The 115th Congress is set to include the largest number of Latino legislators in the nation’s history. Here are all 38 of them.
The new Congress, convening Thursday, includes the most Latino members ever.
The 113th Congress includes one more Hispanic in the U.S. Senate, bringing the total to three. History was made when Ted Cruz, a Republican candidate, became the first Latino to represent Texas in the U.S. Senate after he handily defeated Democratic challenger Paul Sadler in the seat that was held by retiring GOP Sen. Kay Baily Hutchison.
Cruz, who was backed by the Tea Party, joins New Jersey Sen. Robert Menendez, a Democrat, and Florida Senator Marco Rubio, a Republican. All three are attorneys and Cuban American in a country where an overwhelming majority of Latinos are Mexican.
The last time there were three Latino U.S. Senators was in 2008, when Mel Martinez, a Republican, served with Ken Salazar, who resigned to become Secretary of Interior, and Menendez.
In the House of Representatives, Latinos will make history, with nine new Hispanics, bringing the total to 28. The National Association of Latino Elected and Appointed Officials, or NALEO, calls the 113th Congress the “largest class [of Latinos] in our nation’s history.”
NALEO's official count does not include three congress members because they are of Portuguese descent, nor those representing Puerto Rico and the Northern Mariana Islands because of their limited voting privileges as U.S. territories.
The larger Latino presence in Congress comes at an important time – in a year when President Obama has vowed to push for an immigration reform law, and when many Republicans who had been ambivalent about a comprehensive change that would include a pathway to legalization for millions of undocumented immigrants are softening their stance.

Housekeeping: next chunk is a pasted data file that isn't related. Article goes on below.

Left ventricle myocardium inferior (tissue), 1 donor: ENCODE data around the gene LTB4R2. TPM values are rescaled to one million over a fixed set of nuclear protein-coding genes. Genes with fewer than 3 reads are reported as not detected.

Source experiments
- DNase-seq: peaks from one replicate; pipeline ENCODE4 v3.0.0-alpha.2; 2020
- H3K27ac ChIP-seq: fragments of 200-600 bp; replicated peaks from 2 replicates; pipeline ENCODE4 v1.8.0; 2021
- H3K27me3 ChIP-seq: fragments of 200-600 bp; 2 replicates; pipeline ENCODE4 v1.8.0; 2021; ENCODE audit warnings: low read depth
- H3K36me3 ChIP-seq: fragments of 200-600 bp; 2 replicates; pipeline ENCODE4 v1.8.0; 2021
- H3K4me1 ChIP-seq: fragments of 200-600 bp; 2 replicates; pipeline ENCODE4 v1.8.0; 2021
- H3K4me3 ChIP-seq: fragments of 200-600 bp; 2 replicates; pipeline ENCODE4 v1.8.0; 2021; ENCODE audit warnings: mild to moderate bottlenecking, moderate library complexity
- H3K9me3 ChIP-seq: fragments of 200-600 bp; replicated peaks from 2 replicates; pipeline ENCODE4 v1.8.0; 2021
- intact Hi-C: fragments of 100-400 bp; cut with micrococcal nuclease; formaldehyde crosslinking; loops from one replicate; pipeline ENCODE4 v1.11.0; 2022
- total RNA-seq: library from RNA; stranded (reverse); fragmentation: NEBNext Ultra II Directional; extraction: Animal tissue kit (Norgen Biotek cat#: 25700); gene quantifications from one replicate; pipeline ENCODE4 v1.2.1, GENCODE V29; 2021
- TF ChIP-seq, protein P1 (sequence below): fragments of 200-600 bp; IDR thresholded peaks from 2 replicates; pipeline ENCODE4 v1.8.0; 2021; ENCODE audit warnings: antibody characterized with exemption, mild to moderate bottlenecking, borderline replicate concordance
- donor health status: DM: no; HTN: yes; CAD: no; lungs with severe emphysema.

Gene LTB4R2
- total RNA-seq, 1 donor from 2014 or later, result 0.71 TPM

The 113th Congress will convene at the constitutionally required time of noon for pomp, pageantry and politics as newly elected members of the House and Senate are sworn in and the speaker of the Republican-controlled House is chosen. The traditions come against the backdrop of a mean season that closed out an angry election year.
A deal to avert the "fiscal cliff" of big tax increases and spending cuts split the parties in New Year's Day votes, and the House's failure to vote on a Superstorm Sandy aid package before adjournment prompted GOP recriminations against the leadership.
"There's a lot of hangover obviously from the last few weeks of this session into the new one, which always makes a fresh start a lot harder," Rep. Kevin Brady, R-Texas, said.
For all the change of the next Congress, the new bosses are the same as the old bosses.
President Barack Obama secured a second term in the November elections, and Democrats tightened their grip on the Senate for a 55-45 edge in the new two-year Congress, ensuring that Sen. Harry Reid, D-Nev., will remain in charge. Republicans maintained their majority in the House but will have a smaller advantage, 235-199. Former Democratic Rep. Jesse Jackson Jr.'s Illinois seat is the one vacancy.
Speaker John Boehner, R-Ohio, has faced a bruising few weeks with his fractious GOP caucus but seemed poised to win another term as speaker. He mollified angry Republicans from New York and New Jersey on Wednesday with the promise of a vote Friday on $9 billion of the storm relief package and another vote on the remaining $51 billion on Jan. 15.
The GOP members quickly abandoned their chatter about voting against the speaker.